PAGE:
Most people know that the risk factors for heart disease are high blood pressure, smoking, raised cholesterol and being overweight. However, many people who have a heart attack do not have any of these traditional risk factors.
Research has suggested that conditions such as gout, psoriasis, inflammatory bowel disease and rheumatoid arthritis are also risk factors for heart disease. What they have in common is chronic inflammation.
In fact, some researchers have begun to re-frame cardiovascular disease as a chronic inflammatory disease of the arteries. Scientists sometimes refer to this as the inflammatory hypothesis of atherosclerotic cardiovascular disease (ASCVD).
Atherosclerosis is where fatty plaques develop in the walls of our arteries, making them stiff. When this happens in the arteries that supply oxygenated blood to the heart, it is referred to as coronary artery disease.
ASCVD can cause heart attacks, where not enough blood is being supplied to the heart, and ischaemic strokes, where not enough blood is being supplied to the brain. To understand why ASCVD is an inflammatory condition, we need to consider how this process starts.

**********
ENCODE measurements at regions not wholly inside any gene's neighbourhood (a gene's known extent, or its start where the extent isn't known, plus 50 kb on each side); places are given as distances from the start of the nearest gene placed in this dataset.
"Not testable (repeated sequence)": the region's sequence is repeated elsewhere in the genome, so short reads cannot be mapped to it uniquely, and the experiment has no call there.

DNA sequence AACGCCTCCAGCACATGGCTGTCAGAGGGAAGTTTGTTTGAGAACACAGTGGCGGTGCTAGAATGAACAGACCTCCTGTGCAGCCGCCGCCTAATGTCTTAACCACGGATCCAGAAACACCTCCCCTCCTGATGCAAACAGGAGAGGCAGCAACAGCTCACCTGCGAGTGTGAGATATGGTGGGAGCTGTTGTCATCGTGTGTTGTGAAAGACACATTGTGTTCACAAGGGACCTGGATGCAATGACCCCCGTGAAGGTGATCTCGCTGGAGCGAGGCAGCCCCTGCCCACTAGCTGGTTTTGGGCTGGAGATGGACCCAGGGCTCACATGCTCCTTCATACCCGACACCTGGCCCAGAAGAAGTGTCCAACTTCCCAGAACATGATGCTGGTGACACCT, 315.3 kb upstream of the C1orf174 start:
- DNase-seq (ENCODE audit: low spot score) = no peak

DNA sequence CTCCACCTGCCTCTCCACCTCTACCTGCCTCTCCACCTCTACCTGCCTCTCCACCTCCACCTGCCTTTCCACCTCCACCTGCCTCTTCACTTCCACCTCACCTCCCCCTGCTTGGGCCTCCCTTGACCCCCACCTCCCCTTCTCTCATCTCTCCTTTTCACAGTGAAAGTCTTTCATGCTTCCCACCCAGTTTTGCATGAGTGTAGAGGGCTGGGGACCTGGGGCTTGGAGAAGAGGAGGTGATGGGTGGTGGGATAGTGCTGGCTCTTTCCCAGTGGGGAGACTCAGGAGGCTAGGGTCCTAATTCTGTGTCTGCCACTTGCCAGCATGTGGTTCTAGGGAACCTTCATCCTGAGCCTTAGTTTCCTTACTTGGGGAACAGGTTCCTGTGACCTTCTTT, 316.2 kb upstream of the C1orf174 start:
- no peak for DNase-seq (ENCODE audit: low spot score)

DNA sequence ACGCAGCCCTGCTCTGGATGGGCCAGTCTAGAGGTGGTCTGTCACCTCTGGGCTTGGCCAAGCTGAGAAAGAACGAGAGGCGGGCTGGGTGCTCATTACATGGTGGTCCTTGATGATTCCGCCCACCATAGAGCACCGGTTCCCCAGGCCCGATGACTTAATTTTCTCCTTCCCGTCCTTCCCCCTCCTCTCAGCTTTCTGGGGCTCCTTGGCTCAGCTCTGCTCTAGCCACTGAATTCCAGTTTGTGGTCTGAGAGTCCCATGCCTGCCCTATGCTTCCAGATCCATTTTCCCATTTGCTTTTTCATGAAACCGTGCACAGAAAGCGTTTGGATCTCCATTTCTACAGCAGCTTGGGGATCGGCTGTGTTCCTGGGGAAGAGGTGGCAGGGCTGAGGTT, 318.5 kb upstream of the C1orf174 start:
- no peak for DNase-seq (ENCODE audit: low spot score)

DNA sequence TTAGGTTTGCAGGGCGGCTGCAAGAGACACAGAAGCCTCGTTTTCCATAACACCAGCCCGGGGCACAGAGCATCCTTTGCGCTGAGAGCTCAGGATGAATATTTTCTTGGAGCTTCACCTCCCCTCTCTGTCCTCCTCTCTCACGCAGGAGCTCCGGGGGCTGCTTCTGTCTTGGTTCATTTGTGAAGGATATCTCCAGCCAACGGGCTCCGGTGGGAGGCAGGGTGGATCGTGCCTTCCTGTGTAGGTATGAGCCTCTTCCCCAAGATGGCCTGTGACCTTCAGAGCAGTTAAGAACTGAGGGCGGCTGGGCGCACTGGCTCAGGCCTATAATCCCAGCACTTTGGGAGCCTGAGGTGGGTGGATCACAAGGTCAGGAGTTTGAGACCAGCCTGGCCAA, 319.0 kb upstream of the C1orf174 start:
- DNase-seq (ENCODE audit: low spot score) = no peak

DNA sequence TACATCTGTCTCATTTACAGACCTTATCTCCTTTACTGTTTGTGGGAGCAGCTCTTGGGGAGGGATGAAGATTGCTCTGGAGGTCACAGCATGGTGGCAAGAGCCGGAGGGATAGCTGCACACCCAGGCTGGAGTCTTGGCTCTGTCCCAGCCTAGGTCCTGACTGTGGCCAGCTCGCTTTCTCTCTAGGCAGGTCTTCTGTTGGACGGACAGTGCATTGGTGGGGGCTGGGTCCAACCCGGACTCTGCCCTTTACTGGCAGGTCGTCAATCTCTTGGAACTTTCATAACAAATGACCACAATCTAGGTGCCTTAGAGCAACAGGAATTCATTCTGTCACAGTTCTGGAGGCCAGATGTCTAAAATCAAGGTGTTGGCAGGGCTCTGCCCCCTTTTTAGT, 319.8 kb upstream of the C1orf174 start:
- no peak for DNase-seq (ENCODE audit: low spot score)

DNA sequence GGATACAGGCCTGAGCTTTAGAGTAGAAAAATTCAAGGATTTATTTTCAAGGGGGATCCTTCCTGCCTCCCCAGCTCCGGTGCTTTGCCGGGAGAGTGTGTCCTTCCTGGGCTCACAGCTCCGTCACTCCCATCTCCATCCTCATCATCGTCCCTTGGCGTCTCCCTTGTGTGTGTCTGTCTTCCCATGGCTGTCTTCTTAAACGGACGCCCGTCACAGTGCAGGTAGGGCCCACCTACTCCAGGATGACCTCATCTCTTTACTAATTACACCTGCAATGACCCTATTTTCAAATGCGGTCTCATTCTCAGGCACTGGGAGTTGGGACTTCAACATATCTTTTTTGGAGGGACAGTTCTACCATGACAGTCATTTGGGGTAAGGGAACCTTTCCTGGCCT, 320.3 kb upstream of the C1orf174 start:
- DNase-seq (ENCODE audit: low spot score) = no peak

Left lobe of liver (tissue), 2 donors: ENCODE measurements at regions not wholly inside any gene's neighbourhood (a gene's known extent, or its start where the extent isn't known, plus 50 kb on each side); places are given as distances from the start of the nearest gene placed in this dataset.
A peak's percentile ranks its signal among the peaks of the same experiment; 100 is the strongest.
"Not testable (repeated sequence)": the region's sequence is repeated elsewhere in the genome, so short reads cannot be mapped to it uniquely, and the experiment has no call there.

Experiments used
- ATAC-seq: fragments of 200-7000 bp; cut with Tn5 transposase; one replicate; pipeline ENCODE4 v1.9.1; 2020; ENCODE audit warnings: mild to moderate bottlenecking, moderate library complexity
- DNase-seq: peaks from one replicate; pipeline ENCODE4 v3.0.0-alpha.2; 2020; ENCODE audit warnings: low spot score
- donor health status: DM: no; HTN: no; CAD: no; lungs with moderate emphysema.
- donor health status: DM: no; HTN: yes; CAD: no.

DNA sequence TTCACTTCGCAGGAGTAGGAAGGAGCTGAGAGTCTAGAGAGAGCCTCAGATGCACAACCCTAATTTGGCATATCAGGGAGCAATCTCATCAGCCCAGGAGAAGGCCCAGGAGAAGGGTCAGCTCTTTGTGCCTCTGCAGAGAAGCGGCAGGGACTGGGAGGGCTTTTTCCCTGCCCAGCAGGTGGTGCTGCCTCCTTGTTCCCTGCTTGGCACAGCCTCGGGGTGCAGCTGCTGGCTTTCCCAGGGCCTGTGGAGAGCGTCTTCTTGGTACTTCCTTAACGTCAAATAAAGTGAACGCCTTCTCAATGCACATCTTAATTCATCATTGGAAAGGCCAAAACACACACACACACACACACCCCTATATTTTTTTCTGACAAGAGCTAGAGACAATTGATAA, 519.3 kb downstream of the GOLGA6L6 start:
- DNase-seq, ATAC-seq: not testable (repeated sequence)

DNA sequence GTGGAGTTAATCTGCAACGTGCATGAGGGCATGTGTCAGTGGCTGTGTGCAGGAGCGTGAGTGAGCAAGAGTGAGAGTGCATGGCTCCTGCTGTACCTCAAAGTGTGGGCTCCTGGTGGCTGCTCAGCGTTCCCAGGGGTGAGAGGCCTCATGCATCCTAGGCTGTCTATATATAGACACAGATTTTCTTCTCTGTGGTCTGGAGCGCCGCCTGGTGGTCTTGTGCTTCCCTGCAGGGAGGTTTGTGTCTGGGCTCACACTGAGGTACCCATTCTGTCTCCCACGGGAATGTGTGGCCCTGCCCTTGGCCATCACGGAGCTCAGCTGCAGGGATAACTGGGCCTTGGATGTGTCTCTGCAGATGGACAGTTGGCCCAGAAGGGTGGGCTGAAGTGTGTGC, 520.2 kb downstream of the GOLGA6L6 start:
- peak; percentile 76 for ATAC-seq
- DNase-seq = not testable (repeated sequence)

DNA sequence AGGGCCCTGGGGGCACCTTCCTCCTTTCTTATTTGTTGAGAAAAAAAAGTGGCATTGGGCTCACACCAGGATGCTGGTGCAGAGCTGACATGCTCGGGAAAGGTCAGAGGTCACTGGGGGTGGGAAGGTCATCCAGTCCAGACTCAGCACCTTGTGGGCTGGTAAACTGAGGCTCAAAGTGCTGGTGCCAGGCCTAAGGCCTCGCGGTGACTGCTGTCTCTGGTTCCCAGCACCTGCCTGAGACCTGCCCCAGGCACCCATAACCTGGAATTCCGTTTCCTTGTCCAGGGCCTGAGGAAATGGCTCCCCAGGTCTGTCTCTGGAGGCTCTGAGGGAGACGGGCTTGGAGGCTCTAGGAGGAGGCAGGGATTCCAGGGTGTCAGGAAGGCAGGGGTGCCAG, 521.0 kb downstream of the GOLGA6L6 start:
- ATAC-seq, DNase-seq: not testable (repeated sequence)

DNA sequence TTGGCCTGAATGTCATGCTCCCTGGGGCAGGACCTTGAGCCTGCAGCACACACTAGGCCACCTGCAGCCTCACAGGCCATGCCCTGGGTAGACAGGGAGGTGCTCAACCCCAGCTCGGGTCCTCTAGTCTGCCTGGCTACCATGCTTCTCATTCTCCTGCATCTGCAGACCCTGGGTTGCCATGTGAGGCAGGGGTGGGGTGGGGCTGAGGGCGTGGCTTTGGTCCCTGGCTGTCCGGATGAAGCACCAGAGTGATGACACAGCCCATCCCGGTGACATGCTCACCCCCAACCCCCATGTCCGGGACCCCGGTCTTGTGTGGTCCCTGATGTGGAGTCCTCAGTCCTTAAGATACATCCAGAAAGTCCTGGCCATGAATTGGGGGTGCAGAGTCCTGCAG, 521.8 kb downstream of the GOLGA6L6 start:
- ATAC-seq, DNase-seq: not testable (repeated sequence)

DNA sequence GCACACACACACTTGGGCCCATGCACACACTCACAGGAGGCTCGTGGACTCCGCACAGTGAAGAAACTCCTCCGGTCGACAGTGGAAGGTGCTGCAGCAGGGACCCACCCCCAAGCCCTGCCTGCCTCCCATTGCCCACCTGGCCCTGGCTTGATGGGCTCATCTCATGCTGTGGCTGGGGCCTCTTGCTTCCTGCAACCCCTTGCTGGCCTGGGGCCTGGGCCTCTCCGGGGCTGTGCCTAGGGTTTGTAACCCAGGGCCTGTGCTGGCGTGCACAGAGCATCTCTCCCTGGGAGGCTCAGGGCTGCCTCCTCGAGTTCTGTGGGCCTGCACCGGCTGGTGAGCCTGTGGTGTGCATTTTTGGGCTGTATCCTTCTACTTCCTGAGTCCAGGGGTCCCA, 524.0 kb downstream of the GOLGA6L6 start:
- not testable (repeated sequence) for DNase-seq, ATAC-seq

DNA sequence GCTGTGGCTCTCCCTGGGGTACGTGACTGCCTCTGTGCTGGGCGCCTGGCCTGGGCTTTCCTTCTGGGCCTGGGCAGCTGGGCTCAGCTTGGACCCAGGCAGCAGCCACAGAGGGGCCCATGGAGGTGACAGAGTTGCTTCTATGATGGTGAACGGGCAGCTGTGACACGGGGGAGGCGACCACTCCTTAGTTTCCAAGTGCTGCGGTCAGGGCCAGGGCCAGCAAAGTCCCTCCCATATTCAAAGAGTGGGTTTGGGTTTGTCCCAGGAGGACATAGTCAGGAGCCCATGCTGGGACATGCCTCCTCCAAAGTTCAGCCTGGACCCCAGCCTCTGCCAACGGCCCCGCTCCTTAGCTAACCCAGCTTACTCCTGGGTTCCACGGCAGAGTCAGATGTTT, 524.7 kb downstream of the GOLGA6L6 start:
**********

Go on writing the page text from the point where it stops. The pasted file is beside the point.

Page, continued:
The first stage of developing atherosclerosis is thought to be some form of injury to the endothelium, the single layer of cells that line the arteries. This can be caused by high levels of low-density lipoprotein (LDL) cholesterol, sometimes referred to as “bad cholesterol”.
The toxins contained in cigarettes can also irritate the lining of the arteries and cause this initial injury. When the endothelial cells are injured, they release chemical messages that attract white blood cells, an important component of the immune system, to the site.
These white blood cells enter the artery wall and cause inflammation in the artery. The white blood cells also consume the cholesterol in the walls of the artery, leading to the formation of “fatty streaks” – one of the earliest visible signs of atherosclerosis.
Fatty streaks begin to form at a young age. By the time we are in our twenties, most of us will have some evidence of fatty streaks in our arteries.